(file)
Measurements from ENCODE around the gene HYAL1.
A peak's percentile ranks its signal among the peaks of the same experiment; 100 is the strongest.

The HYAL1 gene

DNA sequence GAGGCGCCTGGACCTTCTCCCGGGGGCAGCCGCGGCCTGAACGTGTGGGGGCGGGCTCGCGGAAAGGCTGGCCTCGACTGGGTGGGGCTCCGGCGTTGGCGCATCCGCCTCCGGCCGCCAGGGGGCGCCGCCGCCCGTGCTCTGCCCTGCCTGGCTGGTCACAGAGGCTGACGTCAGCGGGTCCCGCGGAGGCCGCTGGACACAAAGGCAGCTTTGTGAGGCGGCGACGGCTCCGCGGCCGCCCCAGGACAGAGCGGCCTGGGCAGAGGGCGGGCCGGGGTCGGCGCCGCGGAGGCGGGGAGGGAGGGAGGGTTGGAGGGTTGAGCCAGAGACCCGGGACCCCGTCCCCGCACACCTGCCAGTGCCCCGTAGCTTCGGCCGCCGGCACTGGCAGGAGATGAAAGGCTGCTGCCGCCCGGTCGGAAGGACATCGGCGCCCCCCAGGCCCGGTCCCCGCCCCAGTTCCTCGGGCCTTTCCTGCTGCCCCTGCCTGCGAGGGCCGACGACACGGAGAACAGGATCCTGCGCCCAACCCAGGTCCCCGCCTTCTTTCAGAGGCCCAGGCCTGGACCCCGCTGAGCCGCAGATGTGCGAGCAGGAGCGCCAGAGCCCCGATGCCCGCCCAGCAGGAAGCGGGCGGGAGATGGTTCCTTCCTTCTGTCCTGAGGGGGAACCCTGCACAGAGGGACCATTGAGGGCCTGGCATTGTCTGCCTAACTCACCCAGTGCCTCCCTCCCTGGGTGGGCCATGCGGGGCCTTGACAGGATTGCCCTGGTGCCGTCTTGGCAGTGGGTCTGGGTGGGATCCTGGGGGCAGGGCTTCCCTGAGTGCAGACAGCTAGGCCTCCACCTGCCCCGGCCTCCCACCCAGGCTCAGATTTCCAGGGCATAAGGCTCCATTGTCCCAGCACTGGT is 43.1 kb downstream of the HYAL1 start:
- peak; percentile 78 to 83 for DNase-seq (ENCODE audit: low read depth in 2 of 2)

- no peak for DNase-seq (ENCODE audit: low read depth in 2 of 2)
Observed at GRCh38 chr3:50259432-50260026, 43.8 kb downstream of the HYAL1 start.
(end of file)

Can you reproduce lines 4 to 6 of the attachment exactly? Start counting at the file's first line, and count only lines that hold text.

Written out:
DNA sequence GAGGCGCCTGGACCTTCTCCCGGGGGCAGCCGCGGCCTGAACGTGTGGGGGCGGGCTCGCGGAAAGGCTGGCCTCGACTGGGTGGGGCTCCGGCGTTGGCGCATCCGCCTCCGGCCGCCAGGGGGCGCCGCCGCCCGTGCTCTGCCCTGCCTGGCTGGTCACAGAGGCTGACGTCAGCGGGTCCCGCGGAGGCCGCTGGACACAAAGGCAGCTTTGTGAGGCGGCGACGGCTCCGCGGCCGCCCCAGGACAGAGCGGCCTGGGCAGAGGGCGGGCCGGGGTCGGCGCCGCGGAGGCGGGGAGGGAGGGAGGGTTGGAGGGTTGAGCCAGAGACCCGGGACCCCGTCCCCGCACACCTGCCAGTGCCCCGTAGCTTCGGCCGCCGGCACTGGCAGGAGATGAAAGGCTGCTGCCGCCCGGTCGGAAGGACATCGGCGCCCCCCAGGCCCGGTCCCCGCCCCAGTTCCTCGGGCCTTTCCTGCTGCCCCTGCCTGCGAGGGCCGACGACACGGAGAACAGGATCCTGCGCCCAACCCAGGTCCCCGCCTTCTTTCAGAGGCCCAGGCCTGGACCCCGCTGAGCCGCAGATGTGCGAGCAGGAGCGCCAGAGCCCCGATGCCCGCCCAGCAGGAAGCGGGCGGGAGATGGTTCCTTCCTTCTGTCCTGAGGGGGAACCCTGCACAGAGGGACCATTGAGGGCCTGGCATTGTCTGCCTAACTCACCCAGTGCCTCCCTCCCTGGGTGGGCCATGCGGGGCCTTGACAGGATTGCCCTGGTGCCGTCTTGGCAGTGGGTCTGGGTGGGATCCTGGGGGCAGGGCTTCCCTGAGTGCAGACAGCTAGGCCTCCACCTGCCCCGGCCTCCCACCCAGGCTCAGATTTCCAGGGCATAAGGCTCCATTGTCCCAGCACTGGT is 43.1 kb downstream of the HYAL1 start:
- peak; percentile 78 to 83 for DNase-seq (ENCODE audit: low read depth in 2 of 2)

- no peak for DNase-seq (ENCODE audit: low read depth in 2 of 2)